I’ve noticed that I don’t set aside a lot of time to play with the kids. They aren’t neglected, by any means. We do all of the necessities together - eat, dress, clean up, and go to the bathroom. Beyond that, though, I do not dedicate a lot of time to play.
Why not? Theoretically, I have the most time with Bunny. She is done with preschool at 11 am. We typically get home at 11:30, then have lunch. Now it’s 12 or 12:30. There’s kitchen cleanup, laundry, bills, phone calls, email, and all of my “grown-up” agenda.
With JD, I have even less time. 2:50 pm dismissal. Then he has after school activities four days per week. By the time we get home, it’s dinner, cleanup, then bedtime.
Weekends are packed with family, friends, and shopping with Wife. There is no time set aside dedicated to playtime.
Seems easy enough, doesn’t it? Put the smartphones away, turn off the TVs, maybe turn on some music. Get out a board game or some paper and crayons. Do home homework or read a few stories. Dress them in costume and have an adventure. Take a walk around the block with no agenda, no time table.
And yet, a week will go by and I’ll wonder where it went. I am terrified that someone will ask what we do when we play together.
Sounds bleak, doesn’t it?
We do have story time at bedtime. We do walk to and from school together, during which we talk about the world around us. When they have questions, I give them complete answers using adult-level vocabulary. So it’s not like we don’t spend quality time together. It’s just not often at home.
One thing that turns me off to play is bad behavior. Most of us know, as parents, that many of the best times are when we’re playing together. So it should be second nature, when the kids are not behaving well, to redirect to a game and get them back on track. Instead, it makes me more recluse, taking refuge in my domestic or administrative work. I enjoy focusing on cooking or making the budget. The chaos of children can put my nerves on edge and bring my serotonin down. I’ll even find a corner, pull out my smartphone, and look at email or play a video game. And that, to me, is unhealthy. I may as well light up a cigarette or pour myself a cocktail.
On the other hand, I know that it’s perfectly normal to want to escape chaos. While I’m at my best in an emergency, I am not good during irrational emotional breakdown. I often have difficulty empathizing with Wife when she’s facing or looking back at a challenge. Making practical sense or providing unsolicited constructive criticism seems to come out. Or, even worse, having a don’t cry over spilled milk attitude. And yet, that’s all that is something that these individual instances share - they are trying to make sense or to cope emotionally with their own versions of chaos. The kids are trying to play together without giving the other their space or things, creating a paradox of situations that cause their minds to get confused resulting in emotional breakdown. Wife is either coming from a stressful situation and is trying to release herself from the stress that enabled her to be at her best during that, while coping with the work ahead of her, all resulting in challenges to human emotional stability.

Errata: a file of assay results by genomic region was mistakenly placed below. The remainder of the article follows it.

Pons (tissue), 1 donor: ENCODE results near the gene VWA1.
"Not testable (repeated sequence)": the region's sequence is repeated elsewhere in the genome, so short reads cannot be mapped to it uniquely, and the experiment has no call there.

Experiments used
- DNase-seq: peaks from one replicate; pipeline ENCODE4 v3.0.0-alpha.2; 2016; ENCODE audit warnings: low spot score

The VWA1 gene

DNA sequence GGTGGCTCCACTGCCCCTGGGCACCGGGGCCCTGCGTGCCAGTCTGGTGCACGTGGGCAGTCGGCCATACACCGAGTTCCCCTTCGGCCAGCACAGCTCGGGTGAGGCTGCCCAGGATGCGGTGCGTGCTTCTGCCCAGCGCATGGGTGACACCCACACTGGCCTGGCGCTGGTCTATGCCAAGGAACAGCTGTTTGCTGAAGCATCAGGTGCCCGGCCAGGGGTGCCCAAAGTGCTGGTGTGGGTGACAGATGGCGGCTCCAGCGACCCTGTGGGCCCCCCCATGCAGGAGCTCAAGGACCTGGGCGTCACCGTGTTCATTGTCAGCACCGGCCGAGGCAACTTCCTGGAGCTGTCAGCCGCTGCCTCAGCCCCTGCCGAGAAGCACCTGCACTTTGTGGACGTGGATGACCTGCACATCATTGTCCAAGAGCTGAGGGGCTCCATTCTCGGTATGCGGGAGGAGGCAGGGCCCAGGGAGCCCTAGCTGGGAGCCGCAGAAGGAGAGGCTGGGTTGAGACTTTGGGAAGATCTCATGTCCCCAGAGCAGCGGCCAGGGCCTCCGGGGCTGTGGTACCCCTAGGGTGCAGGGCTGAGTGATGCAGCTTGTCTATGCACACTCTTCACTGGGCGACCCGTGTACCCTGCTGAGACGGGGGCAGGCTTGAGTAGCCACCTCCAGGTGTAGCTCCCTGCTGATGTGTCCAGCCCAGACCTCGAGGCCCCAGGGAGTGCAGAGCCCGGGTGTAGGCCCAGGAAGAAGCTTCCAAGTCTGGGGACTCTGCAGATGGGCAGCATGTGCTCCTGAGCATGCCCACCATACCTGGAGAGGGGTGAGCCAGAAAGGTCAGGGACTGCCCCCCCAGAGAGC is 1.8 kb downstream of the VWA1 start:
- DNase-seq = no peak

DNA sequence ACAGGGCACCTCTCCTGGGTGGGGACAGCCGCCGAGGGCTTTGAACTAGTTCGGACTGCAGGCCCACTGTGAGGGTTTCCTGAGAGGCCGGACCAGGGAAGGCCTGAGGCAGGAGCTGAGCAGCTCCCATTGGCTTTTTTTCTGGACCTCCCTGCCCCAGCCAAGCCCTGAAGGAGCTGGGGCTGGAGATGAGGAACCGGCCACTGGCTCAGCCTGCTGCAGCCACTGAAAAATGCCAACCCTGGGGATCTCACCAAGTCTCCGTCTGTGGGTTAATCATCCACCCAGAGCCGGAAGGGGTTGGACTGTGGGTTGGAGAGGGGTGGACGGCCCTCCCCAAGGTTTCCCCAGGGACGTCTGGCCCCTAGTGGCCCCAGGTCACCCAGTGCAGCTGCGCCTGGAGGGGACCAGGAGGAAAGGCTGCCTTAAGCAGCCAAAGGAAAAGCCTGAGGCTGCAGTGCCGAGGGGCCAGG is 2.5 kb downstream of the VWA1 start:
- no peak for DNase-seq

And there I am, running away, yelling, or being critical. I guess one of my challenges is the capacity to look at the present from a third person perspective. To hear the kids yelling at each other and think about what they need as opposed to allowing the noise to cloud my mind. I need to listen to Wife and think about what she’s actually telling me, rather than thinking about what I want her to hear.
Preparation is one of life’s consistent solutions. Preparing myself for the chaos that will occur over the course of the day. Preparing myself for Wife’s need for emotional support. Preparing activities to play with the kids, like an art project, an adventure, or making cookies (and not turning on the TV or handing them the iPad). Having things in place so that Wife has fewer things to check off of her mental list, like making sure that the laundry and the dry cleaning are put away and remembering to simply say, “That sounds like it was / is going to be challenging.” And putting myself in the best position my planning my day efficiently so that I am not running around, doing things at the last minute, reducing my own chaos.
While it’ll never be perfect, thinking it through will make more days good days. But I sure do love a good game of solitaire.